One cannot presume, but I doubt that something like this would be a so-called free vote. Where does that leave us? We could still say that we did our job and the house dumped us; or we could presume that two or three people who may speak in that one hour, other than the minister who would obviously have the opportunity to speak first and would argue against our motion, may be able to rally the 301 members sitting in front of their television sets listening to these legal arguments 45 minutes before they are required to vote; or we can try to come up with some other solution.

Do we want to force that kind of a result? If so, for what purpose? Will it accomplish our end, which is to try to change the regulations? No. If my scenario works out, the house will have confirmed by vote that the minister is right and we are wrong, no matter how you look at it.

Is there another way? Let me suggest one, just off the top of my head. Suppose that, rather than disallowance, we issue another report that states clearly that we disagree, that we still think the regulation is illegal, that we are still of the view that it should be disallowed, but that we have been led to believe that there may be movement by the minister within this session. In that way we are alerting the House of Commons of our continued opposition to these regulations in the form that they currently take and that we are prepared to revisit the issue if the government does not suggest some amendments within this session, or something to that effect. We would alert the House of our continued disagreement with the bureaucracy on this issue and yet give the minister some flexibility to try to bring something forward.

As I see it, the only other option is to do what Mr. Cummins suggests, which I do not take issue with his sincerity on. That is to recommend disallowance and then go head to head with a minister who clearly, by convention, will have to back his bureaucrats and disagree with us. The bureaucrats, in all good conscience, believe that what they are arguing is correct.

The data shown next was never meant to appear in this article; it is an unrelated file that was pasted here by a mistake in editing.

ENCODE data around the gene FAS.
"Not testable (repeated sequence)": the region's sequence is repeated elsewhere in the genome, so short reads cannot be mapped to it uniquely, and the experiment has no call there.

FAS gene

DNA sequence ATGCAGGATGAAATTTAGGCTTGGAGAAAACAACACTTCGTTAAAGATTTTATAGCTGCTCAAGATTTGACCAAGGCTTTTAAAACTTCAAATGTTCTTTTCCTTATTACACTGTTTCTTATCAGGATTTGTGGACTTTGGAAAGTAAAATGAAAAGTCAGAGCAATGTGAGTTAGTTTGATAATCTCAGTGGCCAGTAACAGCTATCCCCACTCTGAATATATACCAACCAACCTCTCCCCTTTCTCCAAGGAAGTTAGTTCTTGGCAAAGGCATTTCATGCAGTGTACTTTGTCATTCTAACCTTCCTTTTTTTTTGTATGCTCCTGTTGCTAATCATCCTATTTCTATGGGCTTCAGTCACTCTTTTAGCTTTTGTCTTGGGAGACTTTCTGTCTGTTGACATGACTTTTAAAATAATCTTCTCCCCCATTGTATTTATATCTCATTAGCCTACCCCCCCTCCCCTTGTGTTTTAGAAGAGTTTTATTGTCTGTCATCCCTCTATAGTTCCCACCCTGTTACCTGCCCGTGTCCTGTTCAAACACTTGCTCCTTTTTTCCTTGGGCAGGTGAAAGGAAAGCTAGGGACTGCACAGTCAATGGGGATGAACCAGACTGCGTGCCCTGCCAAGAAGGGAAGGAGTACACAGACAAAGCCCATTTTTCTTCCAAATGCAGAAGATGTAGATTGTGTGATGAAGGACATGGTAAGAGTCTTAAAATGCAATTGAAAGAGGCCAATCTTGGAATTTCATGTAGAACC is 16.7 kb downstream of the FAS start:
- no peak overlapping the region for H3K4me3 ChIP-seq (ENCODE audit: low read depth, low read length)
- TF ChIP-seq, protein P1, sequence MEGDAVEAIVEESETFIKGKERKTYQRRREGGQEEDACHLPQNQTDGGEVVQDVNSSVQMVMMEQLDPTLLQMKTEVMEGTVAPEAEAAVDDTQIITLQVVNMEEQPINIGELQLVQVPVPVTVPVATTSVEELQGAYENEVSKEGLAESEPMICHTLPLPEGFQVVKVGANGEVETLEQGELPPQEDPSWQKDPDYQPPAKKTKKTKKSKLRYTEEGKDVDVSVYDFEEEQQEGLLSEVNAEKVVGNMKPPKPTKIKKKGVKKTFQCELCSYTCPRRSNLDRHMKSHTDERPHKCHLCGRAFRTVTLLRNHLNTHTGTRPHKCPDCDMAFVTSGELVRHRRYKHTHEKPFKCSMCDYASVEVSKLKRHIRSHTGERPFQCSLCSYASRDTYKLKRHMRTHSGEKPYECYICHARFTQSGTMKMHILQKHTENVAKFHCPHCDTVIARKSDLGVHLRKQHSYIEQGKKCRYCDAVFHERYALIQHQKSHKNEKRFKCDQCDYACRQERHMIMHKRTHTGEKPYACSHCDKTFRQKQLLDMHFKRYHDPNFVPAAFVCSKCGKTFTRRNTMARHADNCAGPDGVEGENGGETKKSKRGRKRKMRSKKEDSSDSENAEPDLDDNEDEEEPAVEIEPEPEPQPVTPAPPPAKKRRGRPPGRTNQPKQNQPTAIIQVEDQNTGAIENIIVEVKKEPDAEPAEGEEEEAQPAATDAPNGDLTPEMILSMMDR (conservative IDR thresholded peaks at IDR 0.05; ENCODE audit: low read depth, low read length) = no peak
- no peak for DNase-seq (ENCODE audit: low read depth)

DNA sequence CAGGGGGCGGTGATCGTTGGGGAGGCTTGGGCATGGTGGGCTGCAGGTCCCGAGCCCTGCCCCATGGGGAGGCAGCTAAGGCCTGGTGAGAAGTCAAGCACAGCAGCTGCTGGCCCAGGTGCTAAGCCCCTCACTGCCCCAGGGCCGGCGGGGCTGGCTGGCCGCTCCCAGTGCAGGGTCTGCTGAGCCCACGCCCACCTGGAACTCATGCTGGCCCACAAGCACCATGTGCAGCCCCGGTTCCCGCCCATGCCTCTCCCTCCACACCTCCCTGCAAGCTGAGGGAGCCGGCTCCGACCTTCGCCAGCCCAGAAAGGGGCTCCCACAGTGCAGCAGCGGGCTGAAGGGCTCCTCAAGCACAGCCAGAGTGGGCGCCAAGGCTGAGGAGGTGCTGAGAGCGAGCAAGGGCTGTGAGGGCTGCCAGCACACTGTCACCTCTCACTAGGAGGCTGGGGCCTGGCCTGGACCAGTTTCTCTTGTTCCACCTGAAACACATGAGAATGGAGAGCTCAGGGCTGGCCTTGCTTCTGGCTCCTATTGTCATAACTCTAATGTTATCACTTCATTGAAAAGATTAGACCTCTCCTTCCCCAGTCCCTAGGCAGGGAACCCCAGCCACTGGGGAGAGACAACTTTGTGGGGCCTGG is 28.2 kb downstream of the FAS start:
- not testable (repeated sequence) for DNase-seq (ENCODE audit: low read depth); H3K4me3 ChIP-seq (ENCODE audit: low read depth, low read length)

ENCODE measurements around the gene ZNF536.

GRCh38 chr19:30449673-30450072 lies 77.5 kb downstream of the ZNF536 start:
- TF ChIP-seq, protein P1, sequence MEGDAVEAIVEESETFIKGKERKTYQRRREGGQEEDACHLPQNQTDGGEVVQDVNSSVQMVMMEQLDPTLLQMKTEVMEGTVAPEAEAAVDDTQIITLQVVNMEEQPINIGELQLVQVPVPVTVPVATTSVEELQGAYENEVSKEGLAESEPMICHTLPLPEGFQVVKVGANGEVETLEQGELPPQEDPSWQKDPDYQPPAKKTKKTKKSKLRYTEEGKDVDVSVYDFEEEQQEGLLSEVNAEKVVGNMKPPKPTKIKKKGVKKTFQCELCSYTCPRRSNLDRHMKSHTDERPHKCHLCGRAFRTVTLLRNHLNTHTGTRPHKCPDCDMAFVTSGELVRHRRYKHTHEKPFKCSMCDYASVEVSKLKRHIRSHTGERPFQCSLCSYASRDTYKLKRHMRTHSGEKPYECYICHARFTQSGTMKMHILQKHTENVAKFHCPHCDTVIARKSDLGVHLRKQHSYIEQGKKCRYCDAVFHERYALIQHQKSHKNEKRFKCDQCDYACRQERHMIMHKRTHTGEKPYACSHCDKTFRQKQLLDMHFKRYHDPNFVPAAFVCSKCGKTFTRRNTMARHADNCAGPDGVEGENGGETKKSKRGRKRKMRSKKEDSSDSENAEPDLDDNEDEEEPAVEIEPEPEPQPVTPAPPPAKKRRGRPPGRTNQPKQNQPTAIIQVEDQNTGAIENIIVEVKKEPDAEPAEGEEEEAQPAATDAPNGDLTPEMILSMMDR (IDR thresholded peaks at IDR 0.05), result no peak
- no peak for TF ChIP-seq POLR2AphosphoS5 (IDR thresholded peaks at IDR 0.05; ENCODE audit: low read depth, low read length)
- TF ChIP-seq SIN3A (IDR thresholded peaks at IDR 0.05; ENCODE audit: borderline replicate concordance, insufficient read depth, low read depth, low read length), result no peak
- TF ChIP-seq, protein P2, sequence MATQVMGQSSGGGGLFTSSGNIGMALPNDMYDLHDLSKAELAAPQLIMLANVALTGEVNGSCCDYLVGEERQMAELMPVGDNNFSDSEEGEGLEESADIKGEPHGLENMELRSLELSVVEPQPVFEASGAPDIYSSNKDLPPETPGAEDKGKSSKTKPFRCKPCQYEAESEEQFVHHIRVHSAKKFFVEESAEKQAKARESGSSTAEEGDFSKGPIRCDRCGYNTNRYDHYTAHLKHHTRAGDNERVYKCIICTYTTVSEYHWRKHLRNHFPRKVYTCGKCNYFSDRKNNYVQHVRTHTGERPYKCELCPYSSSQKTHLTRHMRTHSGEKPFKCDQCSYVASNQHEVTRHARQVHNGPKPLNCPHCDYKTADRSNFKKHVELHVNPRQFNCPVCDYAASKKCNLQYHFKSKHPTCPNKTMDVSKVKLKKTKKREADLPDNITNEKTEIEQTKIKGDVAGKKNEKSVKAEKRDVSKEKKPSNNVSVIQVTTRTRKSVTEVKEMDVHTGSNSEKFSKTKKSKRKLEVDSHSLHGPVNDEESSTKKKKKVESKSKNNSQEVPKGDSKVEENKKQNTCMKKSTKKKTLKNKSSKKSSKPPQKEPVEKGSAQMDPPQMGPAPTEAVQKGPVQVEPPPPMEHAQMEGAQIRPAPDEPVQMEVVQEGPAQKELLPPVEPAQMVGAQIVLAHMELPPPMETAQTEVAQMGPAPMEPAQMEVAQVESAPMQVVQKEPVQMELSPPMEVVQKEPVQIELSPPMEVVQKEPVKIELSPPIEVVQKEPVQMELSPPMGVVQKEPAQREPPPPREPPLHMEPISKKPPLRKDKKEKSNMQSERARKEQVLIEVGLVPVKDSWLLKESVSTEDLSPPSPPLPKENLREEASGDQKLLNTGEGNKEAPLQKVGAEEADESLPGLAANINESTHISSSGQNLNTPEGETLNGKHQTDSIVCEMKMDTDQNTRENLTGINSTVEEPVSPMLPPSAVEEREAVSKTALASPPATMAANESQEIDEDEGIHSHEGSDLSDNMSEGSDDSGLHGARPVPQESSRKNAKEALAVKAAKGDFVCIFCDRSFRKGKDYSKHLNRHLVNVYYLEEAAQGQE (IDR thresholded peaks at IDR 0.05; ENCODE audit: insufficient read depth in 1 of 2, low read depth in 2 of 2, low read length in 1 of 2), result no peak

Senator Nolin: We have to contemplate the inability of this committee to do something.

Mr. Wappel: What would you like to do, senator?

Senator Nolin: Look, it has been seven years and it is not very complicated.


The department has been serving up the same arguments for seven years. The fact of sending this report to the House and of recommending disallowance does not in any way run counter to the committee's interests.

The decision as to whether or not to amend the regulations will rest with the government. And it will be up to government members to convince the government to do just that. Do not call upon the committee to do this kind of professional work. Do not call on a legal expert to pass judgment on a host of reports and weigh serious information in an attempt to devise a political solution.

We could have accomplished this seven years ago. We have other things to do at 8:30 on a Thursday morning than to be told that we need a political solution. We need to be more serious about dealing with this, because we do have a problem. If the minister decides to put forward some legislative amendments, then so much the better for us.

This report will merely compel them to move a little more quickly. That is what we want. Our counsel advises us that amendments may not even be necessary in order to convey the department's intentions. An amendment will be introduced to ensure that the subdelegation of powers is clearly authorized. All the better, as this will get matters moving along. Good heavens, we cannot ease up on the pretext that we need a political solution. We have a tool and we should use it.


The Joint Chairman (Mr. Grewal): Thank you. It being almost 10:30, we need to end this discussion soon. For many years, committee members wanted to find a solution other than disallowance, so we have spent a long time on that. We have the draft report. Our next meeting is on March 20. Before that, there is a steering committee meeting. It would be good to develop a consensus now. If we do not have a consensus now, we will have to resolve the issue as soon as possible so that the committee can move on to other issues. We have spent enough of our resources on this issue.


Mr. Farrah: Very briefly, in answer to Senator Nolin's question, I can appreciate that a seven-year delay is frustrating and that a great deal of work has been done on this file.

You must understand, however, that putting forward amendments in the House of Commons is not tantamount to seeking a political solution.

Senator Nolin: I agree with you.